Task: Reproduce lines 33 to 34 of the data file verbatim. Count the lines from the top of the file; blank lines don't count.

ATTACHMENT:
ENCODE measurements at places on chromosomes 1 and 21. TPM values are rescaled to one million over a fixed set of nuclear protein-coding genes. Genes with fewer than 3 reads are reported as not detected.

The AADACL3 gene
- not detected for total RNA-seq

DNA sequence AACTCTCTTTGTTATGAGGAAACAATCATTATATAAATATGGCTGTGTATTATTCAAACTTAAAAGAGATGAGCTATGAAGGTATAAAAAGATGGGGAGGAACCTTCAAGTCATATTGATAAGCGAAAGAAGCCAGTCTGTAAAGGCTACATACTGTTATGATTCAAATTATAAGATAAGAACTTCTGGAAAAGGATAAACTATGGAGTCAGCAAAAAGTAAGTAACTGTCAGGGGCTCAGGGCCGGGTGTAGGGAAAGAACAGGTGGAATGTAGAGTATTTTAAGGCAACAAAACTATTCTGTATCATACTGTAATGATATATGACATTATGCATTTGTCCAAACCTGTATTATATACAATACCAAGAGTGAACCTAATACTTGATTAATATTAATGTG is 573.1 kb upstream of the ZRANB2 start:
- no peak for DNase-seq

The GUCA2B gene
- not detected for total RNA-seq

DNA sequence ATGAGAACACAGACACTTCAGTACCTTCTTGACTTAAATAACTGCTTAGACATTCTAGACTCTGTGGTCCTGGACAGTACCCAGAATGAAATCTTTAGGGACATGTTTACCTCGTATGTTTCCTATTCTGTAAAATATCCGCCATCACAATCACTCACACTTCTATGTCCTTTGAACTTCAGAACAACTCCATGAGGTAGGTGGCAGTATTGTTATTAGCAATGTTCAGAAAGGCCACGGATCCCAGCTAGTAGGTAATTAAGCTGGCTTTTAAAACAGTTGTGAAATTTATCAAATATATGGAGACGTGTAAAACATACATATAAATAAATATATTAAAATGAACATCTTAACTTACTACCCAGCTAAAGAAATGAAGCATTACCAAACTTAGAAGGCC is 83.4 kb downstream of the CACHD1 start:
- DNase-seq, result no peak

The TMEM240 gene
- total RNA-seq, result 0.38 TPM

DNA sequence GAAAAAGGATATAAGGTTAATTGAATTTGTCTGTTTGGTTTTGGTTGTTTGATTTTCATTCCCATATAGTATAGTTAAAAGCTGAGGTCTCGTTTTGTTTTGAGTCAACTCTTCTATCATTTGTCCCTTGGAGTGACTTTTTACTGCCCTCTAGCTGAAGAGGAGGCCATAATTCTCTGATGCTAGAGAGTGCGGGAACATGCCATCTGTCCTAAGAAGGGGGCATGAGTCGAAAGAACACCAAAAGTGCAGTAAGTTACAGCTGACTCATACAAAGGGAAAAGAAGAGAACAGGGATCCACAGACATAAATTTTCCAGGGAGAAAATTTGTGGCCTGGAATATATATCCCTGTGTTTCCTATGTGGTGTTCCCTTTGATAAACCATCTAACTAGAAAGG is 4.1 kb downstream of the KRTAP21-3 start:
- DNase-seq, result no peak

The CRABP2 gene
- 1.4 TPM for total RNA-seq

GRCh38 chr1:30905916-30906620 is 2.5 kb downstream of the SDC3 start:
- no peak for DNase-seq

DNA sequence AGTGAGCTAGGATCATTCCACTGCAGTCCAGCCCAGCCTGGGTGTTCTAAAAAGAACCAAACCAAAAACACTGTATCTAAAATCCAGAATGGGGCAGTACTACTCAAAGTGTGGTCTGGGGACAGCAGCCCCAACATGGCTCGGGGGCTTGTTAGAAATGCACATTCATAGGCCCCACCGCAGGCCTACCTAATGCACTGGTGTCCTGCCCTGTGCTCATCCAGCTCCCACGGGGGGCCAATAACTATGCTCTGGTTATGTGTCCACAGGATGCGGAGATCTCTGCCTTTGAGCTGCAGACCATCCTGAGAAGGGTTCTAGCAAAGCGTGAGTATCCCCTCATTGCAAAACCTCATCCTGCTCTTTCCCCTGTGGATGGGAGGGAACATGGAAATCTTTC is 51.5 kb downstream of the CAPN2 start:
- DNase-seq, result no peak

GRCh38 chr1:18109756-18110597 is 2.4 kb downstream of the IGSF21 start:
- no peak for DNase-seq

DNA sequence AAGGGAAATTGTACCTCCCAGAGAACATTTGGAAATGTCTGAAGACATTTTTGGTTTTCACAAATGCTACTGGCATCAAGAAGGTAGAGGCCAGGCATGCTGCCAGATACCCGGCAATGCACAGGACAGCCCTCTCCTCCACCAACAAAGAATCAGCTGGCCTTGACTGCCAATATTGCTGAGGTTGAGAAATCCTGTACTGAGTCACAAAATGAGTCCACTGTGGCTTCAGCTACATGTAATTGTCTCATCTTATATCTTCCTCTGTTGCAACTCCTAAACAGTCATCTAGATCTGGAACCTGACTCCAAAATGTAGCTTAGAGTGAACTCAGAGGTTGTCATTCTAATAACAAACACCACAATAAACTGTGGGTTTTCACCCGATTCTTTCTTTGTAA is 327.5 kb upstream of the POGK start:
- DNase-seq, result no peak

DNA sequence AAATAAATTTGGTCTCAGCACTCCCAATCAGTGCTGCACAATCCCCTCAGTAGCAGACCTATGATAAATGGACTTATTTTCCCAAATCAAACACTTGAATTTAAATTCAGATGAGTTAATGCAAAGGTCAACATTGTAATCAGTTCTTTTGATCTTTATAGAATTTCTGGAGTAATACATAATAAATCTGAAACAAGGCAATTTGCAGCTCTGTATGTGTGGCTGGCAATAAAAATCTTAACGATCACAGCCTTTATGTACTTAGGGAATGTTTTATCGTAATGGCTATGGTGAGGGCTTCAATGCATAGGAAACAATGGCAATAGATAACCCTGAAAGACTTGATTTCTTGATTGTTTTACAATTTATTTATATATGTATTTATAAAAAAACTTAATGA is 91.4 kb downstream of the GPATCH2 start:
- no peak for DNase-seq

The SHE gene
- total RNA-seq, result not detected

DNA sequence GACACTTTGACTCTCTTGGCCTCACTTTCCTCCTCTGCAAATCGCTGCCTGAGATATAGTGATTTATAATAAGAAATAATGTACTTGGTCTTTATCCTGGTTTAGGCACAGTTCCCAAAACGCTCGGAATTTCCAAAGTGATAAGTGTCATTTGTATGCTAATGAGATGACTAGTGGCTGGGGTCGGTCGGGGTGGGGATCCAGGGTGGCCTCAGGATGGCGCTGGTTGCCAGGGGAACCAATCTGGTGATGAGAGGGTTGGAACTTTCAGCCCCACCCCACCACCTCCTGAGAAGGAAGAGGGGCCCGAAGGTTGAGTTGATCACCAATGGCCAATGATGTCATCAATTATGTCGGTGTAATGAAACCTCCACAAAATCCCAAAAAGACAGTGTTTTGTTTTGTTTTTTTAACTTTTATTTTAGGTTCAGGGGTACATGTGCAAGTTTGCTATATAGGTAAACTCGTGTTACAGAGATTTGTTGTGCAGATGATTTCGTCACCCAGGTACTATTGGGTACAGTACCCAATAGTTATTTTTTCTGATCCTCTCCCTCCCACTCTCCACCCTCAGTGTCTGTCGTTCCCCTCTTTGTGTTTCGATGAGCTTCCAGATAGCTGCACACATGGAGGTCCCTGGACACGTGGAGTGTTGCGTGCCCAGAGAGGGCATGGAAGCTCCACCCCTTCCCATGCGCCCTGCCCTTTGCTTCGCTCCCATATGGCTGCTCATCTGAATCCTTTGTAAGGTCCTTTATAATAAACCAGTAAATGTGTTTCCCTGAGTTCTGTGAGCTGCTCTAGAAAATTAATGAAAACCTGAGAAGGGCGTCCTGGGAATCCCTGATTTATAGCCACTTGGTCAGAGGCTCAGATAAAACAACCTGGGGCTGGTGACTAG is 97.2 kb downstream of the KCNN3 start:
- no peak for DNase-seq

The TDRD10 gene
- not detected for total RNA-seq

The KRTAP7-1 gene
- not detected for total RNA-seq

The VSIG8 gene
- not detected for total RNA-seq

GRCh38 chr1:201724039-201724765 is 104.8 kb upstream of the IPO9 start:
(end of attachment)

- not detected for total RNA-seq

The VSIG8 gene